14. Dilip Mookherjee & Debraj Ray, 2002. "Is Equality Stable?," Boston University - Department of Economics - The Institute for Economic Development Working Papers Series dp-121, Boston University - Department of Economics.
  15. Becker, Gary S & Tomes, Nigel, 1979. "An Equilibrium Theory of the Distribution of Income and Intergenerational Mobility," Journal of Political Economy, University of Chicago Press, vol. 87(6), pages 1153-89, December.
  16. Loury, Glenn C, 1981. "Intergenerational Transfers and the Distribution of Earnings," Econometrica, Econometric Society, vol. 49(4), pages 843-67, June.
  17. Aghion, Philippe & Bolton, Patrick, 1997. "A Theory of Trickle-Down Growth and Development," Review of Economic Studies, Wiley Blackwell, vol. 64(2), pages 151-72, April.
  18. Chatterjee, Satyajit, 1994. "Transitional dynamics and the distribution of wealth in a neoclassical growth model," Journal of Public Economics, Elsevier, vol. 54(1), pages 97-119, May.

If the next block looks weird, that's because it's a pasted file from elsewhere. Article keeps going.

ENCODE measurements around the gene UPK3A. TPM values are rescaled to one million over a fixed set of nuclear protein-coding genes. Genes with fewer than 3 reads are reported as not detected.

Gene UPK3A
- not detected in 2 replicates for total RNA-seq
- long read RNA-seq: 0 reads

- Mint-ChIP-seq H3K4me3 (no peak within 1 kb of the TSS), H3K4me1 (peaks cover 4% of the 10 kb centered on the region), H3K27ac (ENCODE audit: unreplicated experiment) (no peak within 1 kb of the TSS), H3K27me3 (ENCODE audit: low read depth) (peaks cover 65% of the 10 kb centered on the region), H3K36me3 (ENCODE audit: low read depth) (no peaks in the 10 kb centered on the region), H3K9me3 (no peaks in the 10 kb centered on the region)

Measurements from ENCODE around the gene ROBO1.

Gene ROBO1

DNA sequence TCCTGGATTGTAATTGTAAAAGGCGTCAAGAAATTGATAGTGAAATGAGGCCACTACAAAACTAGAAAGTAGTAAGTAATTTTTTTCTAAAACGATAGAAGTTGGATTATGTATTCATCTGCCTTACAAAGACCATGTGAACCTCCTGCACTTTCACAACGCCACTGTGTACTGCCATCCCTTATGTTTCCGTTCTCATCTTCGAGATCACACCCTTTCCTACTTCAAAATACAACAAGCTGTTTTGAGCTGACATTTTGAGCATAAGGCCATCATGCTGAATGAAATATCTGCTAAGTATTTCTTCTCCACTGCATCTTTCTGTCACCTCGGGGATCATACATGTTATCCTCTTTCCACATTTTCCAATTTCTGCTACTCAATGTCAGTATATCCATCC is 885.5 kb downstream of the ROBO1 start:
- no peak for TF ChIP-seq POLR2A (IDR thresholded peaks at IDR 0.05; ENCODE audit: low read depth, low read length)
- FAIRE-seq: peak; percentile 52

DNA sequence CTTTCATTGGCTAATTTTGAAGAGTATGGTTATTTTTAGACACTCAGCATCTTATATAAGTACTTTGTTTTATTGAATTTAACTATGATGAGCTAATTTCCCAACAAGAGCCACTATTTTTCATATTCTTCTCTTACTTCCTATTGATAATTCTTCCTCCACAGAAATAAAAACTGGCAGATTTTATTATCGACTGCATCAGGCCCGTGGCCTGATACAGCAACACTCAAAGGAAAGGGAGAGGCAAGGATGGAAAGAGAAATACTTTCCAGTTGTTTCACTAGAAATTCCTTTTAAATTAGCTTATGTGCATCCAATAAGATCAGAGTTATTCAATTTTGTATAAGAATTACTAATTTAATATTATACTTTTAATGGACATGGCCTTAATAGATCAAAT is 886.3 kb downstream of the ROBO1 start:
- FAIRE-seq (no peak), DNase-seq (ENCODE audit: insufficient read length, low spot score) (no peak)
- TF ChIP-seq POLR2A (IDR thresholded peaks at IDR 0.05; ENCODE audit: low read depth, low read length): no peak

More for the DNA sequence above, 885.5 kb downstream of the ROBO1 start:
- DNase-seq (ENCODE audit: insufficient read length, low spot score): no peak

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Cited by:
  1. Guido Cozzi & Fabio Privileggi, 2009. "The fractal nature of inequality in a fast growing world: new version," Working Papers 2009_30, Business School - Economics, University of Glasgow.
  2. Andrea, Canidio, 2009. "The determinants of long-run inequality," MPRA Paper 25137, University Library of Munich, Germany.
  3. Kim, Young Chul, 2009. "Lifetime Network Externality and the Dynamics of Group Inequality," MPRA Paper 18767, University Library of Munich, Germany.
  4. Roine, Jesper & Vlachos, Jonas & Waldenström, Daniel, 2007. "The Long-run Determinants of Inequality: What Can We Learn from Top Income Data?," Working Paper Series 721, Research Institute of Industrial Economics, revised 30 Apr 2008.
  5. Kim, Dong-Hyeon & Lin, Shu-Chin, 2011. "Nonlinearity in the financial development–income inequality nexus," Journal of Comparative Economics, Elsevier, vol. 39(3), pages 310-325, September.